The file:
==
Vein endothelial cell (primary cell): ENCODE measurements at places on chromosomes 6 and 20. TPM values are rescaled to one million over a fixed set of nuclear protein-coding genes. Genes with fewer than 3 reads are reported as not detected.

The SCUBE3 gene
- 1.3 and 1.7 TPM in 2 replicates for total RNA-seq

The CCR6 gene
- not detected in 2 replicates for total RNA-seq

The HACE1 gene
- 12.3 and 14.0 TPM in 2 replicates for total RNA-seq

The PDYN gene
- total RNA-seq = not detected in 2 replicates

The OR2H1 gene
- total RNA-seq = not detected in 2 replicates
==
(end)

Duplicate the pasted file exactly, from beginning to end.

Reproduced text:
Vein endothelial cell (primary cell): ENCODE measurements at places on chromosomes 6 and 20. TPM values are rescaled to one million over a fixed set of nuclear protein-coding genes. Genes with fewer than 3 reads are reported as not detected.

The SCUBE3 gene
- 1.3 and 1.7 TPM in 2 replicates for total RNA-seq

The CCR6 gene
- not detected in 2 replicates for total RNA-seq

The HACE1 gene
- 12.3 and 14.0 TPM in 2 replicates for total RNA-seq

The PDYN gene
- total RNA-seq = not detected in 2 replicates

The OR2H1 gene
- total RNA-seq = not detected in 2 replicates